A highly contagious virus has left several people in the northern part of the state sick and it could be headed to southern Utah.
The exact origin of the norovirus outbreak is unknown; however, it is believed to have started in Utah County. Schools in Utah County reported about 10-15 percent of students were home sick due to symptoms of the norovirus and nearly a thousand cases total were reported in both Utah and Salt Lake County.
The norovirus, also known as the winter vomiting bug, is a viral infection that is spread by having physical contact with an infected person, eating or drinking foods that have been contaminated, or by touching contaminated surfaces or objects.
The Utah County Health Department issued a letter that stated: “If your child has any of the symptoms of norovirus, we ask that you do not send him/her to school until 72 hours after [the] vomiting and diarrhea have ended. Even if they just have an upset stomach, please keep them home while they are feeling ill, as it is possible that they may vomit while at school.”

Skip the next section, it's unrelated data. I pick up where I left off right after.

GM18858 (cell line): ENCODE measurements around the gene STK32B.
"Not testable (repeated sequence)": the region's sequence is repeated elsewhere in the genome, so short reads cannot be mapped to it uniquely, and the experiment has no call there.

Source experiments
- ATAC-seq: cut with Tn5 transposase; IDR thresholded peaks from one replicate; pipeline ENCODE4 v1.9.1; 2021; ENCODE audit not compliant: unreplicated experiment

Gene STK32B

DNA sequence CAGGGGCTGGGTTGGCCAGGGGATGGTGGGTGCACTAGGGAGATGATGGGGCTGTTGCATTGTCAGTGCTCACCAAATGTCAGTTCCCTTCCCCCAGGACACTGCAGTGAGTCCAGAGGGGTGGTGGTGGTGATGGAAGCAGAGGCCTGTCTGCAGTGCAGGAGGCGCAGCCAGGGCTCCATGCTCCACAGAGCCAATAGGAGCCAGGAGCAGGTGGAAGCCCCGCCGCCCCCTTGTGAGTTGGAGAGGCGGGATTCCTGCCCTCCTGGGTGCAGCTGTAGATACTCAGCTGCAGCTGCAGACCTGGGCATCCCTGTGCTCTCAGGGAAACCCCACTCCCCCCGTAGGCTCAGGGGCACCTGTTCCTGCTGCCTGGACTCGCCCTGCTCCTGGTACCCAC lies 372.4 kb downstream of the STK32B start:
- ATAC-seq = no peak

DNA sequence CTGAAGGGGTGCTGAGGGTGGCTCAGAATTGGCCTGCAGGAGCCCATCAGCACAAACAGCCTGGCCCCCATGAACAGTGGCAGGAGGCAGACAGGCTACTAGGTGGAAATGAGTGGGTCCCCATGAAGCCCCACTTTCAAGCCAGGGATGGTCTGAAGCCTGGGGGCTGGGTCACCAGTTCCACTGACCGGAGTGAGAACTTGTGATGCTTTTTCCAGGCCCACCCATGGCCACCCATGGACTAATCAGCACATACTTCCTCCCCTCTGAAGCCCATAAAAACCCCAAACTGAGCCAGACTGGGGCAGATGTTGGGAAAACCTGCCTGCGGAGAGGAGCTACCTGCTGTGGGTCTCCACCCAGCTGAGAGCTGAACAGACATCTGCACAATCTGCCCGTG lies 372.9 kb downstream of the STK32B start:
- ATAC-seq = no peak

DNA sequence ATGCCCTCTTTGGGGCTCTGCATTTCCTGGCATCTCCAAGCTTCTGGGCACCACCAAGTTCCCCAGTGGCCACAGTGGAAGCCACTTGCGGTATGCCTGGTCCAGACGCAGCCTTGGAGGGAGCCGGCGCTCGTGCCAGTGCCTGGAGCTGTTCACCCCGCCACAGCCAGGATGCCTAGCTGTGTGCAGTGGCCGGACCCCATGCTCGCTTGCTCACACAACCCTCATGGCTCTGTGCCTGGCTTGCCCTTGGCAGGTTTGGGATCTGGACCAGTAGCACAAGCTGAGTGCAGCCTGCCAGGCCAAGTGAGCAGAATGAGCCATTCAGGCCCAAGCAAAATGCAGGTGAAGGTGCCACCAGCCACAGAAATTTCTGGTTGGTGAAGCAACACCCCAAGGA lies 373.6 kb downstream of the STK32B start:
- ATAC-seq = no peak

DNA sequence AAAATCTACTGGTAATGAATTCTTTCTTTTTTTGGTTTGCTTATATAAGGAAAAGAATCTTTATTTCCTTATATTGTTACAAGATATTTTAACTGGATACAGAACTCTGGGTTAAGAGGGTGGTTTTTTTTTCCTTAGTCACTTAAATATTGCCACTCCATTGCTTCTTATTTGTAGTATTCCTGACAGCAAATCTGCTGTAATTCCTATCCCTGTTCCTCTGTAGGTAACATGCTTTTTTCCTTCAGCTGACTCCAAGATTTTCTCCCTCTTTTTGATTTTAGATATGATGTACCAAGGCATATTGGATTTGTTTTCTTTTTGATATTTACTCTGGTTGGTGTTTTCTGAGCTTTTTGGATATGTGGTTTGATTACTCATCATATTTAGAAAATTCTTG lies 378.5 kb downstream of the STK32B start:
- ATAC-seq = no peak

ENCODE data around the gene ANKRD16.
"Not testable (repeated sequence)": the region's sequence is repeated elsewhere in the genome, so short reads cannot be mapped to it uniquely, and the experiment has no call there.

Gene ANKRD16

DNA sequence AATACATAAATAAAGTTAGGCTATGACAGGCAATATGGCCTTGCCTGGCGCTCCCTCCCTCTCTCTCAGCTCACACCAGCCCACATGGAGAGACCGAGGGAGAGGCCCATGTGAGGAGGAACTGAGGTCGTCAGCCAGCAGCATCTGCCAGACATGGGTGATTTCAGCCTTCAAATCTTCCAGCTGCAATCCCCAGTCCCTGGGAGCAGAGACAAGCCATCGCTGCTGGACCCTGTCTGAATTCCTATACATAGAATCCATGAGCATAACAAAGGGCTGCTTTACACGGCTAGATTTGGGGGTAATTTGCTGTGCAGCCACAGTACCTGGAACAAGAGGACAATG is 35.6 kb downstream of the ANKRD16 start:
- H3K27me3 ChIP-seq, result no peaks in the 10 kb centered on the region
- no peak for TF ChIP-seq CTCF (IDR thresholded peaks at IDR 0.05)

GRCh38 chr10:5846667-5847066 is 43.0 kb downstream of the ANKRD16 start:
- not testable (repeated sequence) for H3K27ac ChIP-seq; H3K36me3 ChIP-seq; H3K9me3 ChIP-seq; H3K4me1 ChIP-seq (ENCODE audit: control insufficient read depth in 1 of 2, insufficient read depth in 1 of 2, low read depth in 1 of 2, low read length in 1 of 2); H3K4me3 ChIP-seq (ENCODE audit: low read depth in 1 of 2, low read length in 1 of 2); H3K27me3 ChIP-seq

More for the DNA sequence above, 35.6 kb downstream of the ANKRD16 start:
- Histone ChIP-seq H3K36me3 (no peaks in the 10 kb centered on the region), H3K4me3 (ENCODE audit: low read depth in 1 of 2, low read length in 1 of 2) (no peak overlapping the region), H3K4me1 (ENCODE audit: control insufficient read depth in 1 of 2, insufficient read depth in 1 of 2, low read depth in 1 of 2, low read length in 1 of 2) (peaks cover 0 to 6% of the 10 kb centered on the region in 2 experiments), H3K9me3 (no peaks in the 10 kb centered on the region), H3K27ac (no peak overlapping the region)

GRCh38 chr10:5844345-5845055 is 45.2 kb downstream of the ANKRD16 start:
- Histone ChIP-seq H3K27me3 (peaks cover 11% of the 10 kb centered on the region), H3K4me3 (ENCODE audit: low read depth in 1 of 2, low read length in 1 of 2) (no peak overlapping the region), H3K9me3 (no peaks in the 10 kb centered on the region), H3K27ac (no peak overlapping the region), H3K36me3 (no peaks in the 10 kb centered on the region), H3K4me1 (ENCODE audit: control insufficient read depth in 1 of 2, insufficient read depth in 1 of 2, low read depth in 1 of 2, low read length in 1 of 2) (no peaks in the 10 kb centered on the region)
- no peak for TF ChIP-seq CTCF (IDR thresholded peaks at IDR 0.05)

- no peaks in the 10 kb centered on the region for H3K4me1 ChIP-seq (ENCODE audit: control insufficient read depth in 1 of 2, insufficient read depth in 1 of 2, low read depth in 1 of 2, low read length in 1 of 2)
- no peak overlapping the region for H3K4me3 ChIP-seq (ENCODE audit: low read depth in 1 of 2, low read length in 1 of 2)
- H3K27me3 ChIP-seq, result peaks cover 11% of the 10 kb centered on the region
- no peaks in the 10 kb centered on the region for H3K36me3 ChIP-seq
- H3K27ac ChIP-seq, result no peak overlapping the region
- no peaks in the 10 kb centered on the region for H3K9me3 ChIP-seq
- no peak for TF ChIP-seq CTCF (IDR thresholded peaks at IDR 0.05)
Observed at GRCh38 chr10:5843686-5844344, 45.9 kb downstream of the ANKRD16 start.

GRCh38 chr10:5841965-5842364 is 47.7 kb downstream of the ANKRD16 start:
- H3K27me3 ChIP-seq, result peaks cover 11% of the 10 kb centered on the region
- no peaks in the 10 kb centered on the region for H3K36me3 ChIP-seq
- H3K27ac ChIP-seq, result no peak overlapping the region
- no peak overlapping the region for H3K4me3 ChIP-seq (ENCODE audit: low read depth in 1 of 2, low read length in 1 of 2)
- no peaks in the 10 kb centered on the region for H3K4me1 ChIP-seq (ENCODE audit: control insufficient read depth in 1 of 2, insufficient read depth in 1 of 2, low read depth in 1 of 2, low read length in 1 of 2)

People with the virus can shed billions of norovirus particles, and it only takes as little as 10-100 particles for another person to be infected. If a person vomits, those particles can be sent into the air within a 25-foot radius according to Dean Brereton, assistant professor of nursing.
Other symptoms, according to the Centers for Disease Control and Prevention, may include: nausea, stomach pain, fever, headache or body aches.
According to a norovirus fact sheet provided by the Utah County Health Department, those most susceptible to infection and that have a higher risk of complications are young children, elderly people and the immunocompromised.
Brereton said the best way to protect yourself is to boost your natural immunity and stay away from those that are sick.
Those who have already been exposed to the norovirus need to keep away from others until at least 24 hours after symptoms resolve. And above all, people are encouraged to wash their hands with soap and water after using the restroom, before eating and after touching potentially contaminated surfaces.